So… we need to talk about The Bachelorette.

picture of a red rose on a table, photo by George E. Koronaios

Let me first, unequivocally state that I am a fan of The Bachelorette. I am here for the fashion. I am here for the drama. You could say I’m here for “the right reasons.” But, as an intersectional feminist, I cringe watching the show. I found myself cringing less during this last season than in most others largely because Michelle Young was the picture of grace and poise as she navigated a particularly charged journey.

For those who don’t know, Michelle was a finalist on Matt James’s historic season—a season helmed by the first Black Bachelor that ended in a controversy. Matt’s winner was outed for attending a racist party, previous Black leads were pulled into the drama, and Chris Harrison stepped aside after insulting basically everyone. Against this—not at all messy, totally lowkey—backdrop, Michelle was left to pick up the pieces of a multibillion-dollar franchise. No pressure.

I can hear you now, “okay… who cares? Who even watches this show?” Nearly six million people watched the last finale. The Bachelor franchise has been in and out of the spotlight for years for its poor handling of race issues. How they handle gender dynamics is concerning and insidious, laying out narratives for heterosexual relationships that, at best, limit the relationships on the show and, at worst, reinforce the patriarchy to its vast young—albeit mostly white women—viewership. Black women are subjected to both dynamics, but unfortunately, Michelle’s season wasn’t much different. Let me break it down.

This season, on The Bachelorette… Michelle navigates casual sexual harassment and gaslighting!

Intro week: the blur of faces and names, the producers actively setting some men up for failure, the out-of-control gimmicks, and absolute chaos. We love to see it. But every season, some men choose violence, and this season was no different, with Michelle dodging nonsense all evening long.

  • Clayton, the current Bachelor, showed up with a ruler and asked Michelle, a fifth-grade teacher when she’s not on television, to spank him for bad behavior. Michelle gently obliged but commented on how strange the interaction was.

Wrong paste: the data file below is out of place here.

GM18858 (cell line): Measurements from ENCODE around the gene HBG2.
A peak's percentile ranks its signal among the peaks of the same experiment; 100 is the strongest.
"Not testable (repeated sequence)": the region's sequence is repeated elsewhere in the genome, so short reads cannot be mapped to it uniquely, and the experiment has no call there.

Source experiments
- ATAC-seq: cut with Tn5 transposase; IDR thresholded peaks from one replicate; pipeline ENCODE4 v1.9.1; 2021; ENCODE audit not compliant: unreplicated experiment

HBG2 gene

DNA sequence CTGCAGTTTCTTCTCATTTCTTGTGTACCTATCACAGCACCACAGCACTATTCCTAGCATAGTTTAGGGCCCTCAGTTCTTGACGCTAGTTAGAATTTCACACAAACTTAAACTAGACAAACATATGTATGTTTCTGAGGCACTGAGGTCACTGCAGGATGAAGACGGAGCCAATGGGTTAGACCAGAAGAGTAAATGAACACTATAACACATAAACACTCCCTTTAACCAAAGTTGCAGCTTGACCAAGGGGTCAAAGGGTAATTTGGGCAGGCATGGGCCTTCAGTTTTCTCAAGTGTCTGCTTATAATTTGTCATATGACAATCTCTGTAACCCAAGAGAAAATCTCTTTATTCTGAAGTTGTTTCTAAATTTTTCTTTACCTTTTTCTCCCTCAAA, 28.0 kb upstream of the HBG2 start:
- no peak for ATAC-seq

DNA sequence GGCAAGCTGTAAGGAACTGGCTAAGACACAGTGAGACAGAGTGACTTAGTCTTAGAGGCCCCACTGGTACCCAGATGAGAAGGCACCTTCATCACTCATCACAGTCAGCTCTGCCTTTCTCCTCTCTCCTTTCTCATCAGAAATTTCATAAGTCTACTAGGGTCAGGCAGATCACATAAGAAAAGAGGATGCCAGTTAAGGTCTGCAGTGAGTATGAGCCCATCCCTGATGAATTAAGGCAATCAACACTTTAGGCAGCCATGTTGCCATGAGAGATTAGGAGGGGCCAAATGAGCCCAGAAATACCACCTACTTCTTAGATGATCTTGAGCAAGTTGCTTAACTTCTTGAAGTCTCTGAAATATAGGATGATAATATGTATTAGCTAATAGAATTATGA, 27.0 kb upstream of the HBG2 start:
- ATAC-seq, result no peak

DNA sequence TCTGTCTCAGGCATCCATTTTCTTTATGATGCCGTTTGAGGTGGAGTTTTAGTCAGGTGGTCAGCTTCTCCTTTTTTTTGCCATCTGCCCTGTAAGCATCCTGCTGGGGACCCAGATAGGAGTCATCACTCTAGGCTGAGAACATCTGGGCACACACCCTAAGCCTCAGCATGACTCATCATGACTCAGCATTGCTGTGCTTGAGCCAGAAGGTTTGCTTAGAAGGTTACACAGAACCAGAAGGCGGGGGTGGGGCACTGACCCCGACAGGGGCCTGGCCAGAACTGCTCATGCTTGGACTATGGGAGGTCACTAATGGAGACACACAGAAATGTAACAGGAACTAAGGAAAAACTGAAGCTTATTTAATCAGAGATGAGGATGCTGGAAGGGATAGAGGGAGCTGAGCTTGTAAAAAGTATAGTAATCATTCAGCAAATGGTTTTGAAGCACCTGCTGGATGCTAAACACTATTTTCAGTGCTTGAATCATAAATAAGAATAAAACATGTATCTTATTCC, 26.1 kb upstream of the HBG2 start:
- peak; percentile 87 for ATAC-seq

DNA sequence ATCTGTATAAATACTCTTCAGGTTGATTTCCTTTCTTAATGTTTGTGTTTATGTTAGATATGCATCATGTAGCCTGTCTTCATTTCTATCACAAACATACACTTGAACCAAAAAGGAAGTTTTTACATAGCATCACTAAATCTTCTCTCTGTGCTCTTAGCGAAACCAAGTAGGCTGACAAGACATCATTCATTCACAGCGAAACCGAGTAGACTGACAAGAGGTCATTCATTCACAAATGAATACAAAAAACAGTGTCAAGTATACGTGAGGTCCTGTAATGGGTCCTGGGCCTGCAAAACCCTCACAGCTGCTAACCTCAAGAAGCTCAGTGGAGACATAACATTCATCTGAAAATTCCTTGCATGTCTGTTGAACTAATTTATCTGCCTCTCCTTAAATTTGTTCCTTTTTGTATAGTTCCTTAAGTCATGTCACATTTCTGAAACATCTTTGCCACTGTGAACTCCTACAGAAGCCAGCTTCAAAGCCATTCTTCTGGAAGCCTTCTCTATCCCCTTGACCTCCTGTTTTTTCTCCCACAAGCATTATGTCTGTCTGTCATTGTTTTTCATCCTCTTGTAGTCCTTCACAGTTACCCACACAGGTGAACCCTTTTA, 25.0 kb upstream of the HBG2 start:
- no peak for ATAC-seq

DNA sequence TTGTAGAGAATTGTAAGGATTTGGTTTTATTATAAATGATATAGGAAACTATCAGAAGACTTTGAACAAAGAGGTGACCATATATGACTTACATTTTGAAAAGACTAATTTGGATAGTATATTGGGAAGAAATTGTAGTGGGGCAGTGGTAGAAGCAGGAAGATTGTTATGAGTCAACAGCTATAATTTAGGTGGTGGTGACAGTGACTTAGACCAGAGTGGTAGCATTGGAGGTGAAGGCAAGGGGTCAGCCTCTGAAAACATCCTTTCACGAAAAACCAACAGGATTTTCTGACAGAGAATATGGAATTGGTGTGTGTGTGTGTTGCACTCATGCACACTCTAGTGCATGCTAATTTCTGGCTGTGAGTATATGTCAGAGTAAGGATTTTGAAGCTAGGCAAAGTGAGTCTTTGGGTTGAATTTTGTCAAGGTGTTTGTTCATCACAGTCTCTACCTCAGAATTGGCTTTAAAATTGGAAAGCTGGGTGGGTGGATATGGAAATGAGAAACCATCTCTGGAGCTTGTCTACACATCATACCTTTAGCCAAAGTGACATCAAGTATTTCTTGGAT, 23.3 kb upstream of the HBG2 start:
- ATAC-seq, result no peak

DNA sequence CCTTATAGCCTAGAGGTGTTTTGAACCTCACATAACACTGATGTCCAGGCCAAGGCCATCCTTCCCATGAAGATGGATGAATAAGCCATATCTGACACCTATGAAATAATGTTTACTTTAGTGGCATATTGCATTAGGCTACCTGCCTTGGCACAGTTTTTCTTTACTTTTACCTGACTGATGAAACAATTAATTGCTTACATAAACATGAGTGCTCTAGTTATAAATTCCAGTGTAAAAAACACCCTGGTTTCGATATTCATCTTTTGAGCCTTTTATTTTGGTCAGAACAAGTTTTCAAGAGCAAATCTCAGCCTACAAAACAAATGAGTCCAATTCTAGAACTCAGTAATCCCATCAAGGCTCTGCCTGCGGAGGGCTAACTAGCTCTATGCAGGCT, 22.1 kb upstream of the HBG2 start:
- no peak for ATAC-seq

• Chris S. began his intro with, “You might have to take an exam of mine. You might get an A… I might give you a D.” As Michelle quickly dismissed him, he insisted, “Diamond! Diamond! What were you thinking? Dessert?” Michelle responded without missing a beat: “Detention, actually.”
  • Garrett, gesturing in front of his chest, insinuated Michelle had to “earn” the necklace he was giving her by showing him her breasts. Michelle immediately returned the necklace, and he amended, “By showing me your heart.” Even the hosts commented, “It’s really awkward,” and “I’m uncomfortable.”
  • One man, LT, literally showed up with no pants.

It’s like no one ever taught these men how to catch a woman’s attention without sexually harassing her. And it’s particularly disturbing considering how our culture already hypersexualizes Black women.

Later in the season, Michelle addressed gaslighting and racial stereotypes without missing a beat—and with much better results considering the show’s reputation. One contestant, Jamie, told Michelle other men were speculating that she had had a prior relationship with Joe, another contestant. When Michelle, visibly upset, addressed the rumors to the whole group, the men were confused and later another contestant told Michelle no one had ever questioned her character. Michelle shared that Jamie had brought the issue to her, and when asked about it, Jamie openly gaslit Michelle in front of the entire group, saying she had misinterpreted his words. Predictably (and thankfully), Michelle sent Jamie home.

Despite the gaslighting and Bachelor version of a public character assassination, during their final conversation, Michelle calmly explained her emotions to Jamie; that trust had been broken and she felt hurt. In contrast, a former white-passing Bachelorette, Clare Crawley, had an open shouting match with one of her contestants before he left. Possibly to stay clear of an “angry Black woman” trope, Michelle responded time and again to antics with witty retorts and emotional vulnerability—with little to no back from producers. But she shouldn’t have to.

Like you’ve never seen them before…

Unfortunately, the franchise has not stepped up its production to match the increasing diversity of its stars. It continues to leave leads like Michelle to manage the constant onslaught of harmful behavior. If The Bachelor franchise is going to evolve with the rest of us, it’s time to look inward and go on its own life-changing journey.